The day after this new gambling story broke about Jordan and Atlantic City; NBC announcer Bob Costas had a halftime interview with NBA Commissioner David Stern. During that interview, Costas badgered Stern about the story – much to the disdain of NBA Sports President Dick Ebersol who was screaming in Costas’s earpiece to lay off and switch subjects.(5) Costas, much to his credit, did not back down and asked the tough questions that should have been asked. But to little avail.
NBC laid off the story from that point onward. Jordan became quite tight lipped as well. He stopped talking to the media. Even though such silence - especially during the playoffs - is a fineable offense in the NBA, Jordan never received a single fine. For Stern and the NBA, Jordan’s silence might have been a blessing in disguise.
By now, the NBA had had enough. They had been through this once before in 1992 with the Bouler ordeal. That two-week “investigation” ended with Commissioner David Stern announcing, “This situation has been investigated with complete cooperation of Michael and his attorneys and [the head of the NBA investigation] Judge Lacey has assured us that there appears to be no reason for the NBA to take action against Michael.” (6) But in reality, the “two week investigation” consisted of a 2½-hour meeting between Jordan, his attorneys, and top NBA officials. The NBA never questioned either Bouler or any of the local or Federal investigating officers in the case, and never asked to see the records from Bouler’s trial. No wonder there appeared to be no reason to take action against Jordan.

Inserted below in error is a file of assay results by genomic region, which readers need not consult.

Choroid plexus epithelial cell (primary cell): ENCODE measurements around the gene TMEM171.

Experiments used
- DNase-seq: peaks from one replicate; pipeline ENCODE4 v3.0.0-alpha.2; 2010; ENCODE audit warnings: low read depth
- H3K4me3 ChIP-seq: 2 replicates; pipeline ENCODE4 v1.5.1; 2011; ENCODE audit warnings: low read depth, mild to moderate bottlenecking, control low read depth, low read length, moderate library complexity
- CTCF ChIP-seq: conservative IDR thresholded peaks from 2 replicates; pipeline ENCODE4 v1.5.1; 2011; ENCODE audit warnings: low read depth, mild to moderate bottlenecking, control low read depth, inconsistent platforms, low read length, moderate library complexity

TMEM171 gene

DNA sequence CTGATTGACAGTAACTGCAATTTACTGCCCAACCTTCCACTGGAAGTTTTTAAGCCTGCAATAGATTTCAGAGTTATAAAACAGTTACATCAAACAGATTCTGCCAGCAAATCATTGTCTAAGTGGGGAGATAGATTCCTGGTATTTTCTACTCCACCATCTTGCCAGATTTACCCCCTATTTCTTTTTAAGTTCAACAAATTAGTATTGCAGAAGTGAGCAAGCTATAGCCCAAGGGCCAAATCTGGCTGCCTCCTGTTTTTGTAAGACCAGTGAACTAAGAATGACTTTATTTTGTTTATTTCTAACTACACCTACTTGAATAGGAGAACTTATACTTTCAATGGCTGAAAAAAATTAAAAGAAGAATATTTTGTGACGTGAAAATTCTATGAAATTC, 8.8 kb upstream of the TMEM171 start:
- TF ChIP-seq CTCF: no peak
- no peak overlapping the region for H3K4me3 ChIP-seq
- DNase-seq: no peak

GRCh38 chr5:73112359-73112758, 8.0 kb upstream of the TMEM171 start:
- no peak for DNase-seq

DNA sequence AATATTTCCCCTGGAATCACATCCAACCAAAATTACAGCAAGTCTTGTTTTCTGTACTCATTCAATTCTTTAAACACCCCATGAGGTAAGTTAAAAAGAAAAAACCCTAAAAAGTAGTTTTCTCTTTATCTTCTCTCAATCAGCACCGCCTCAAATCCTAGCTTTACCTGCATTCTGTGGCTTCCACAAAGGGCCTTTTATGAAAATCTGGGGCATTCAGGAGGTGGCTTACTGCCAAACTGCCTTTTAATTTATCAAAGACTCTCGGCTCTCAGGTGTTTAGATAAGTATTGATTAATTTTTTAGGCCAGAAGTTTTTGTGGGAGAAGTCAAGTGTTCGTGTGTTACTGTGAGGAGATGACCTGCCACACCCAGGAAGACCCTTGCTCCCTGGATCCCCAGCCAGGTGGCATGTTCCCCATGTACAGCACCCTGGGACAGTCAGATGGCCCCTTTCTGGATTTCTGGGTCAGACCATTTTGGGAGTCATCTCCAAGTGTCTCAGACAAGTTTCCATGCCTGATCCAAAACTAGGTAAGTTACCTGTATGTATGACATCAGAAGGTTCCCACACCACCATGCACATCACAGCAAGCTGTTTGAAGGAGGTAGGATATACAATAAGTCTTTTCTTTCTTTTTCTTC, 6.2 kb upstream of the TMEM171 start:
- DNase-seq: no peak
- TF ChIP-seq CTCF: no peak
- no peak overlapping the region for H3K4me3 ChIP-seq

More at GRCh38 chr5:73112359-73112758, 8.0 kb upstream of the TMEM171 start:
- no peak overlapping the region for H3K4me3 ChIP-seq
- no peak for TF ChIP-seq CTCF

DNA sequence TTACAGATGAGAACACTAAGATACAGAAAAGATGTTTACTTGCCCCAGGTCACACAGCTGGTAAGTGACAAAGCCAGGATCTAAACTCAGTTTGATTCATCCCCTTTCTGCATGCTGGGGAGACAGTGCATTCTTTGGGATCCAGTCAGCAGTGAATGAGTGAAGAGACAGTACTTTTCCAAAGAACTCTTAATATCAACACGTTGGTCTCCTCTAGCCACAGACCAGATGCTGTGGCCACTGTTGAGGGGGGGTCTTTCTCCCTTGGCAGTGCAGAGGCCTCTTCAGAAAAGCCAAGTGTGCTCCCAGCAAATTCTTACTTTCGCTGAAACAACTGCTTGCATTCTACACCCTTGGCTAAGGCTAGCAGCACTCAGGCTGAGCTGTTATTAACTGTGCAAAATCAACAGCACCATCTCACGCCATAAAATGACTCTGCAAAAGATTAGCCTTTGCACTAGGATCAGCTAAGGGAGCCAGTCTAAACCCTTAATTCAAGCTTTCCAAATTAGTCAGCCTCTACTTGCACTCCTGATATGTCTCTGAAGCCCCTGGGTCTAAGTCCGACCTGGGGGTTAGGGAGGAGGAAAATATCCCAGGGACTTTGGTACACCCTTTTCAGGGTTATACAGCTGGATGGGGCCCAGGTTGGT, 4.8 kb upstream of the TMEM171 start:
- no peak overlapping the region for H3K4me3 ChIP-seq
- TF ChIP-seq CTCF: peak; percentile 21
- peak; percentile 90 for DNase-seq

Jordan was merely given a slap on the wrist and told to watch who he associates with. He himself claimed to Chicago Tribune writer Bob Greene, “Was I gambling with goons who had bad reputations? Yeah, I was. Should I not gamble with goons anymore? Yeah, I shouldn’t gamble with goons.”
But now, in 1993, Jordan was on strike two and a half. During this second, and much more thorough investigation, the league was to discover that not only were the amounts involved larger, but also that the accusations were much more damning. According to the book Money Players: Days and Nights Inside the New NBA, in July 1993 the NBA interviewed Esquinas in its New York offices. During that interview, Esquinas told the investigators that in March of 1992, he had overheard a telephone conversation Jordan was having with an unknown person. During that phone call, Jordan talked about a betting line; saying “So you say the line is seven points.”(7) Of what game, it is unknown. But this was a serious accusation. If Jordan was indeed gambling on sports, then he had broken that sacred, unwritten rule for professional athletes.
The question is, how credible did the NBA think this allegation was? I think they took it as quite credible. They most definitely did not want Jordan to become the NBA’s version of Pete Rose, who was a certain Hall of Famer in baseball until he was suspended for life over gambling. Rose, the all-time hits leader in the MLB, never made it into the Hall of Fame despite all of his on the field accomplishments because off the field, he was a sports gambler.
Baseball was more than Pete Rose. But Jordan was more than basketball. He was Nike. He was McDonalds. He was Chevrolet. He was even considered a national hero by winning a gold medal for Team USA (the “Dream Team”) in the 1992 Olympics. Jordan meant a lot of money to a lot of people. $40 million dollars a year in endorsement deals alone. And here it seemed that he was spinning out of control. Inching closer and closer to a revelation that would not only bring down a man, but what seemed like an American institution.
What was potentially even more threatening to the league than MJ’s gambling was the fact that he was consistently associating with seeming criminals. He was putting himself in a position where he could easily be blackmailed. Perhaps blackmailed into doing something on the court like shaving points or worse – throwing games. I think at this point the NBA and Commissioner David Stern stepped in and talked to Michael Jordan about “retirement.”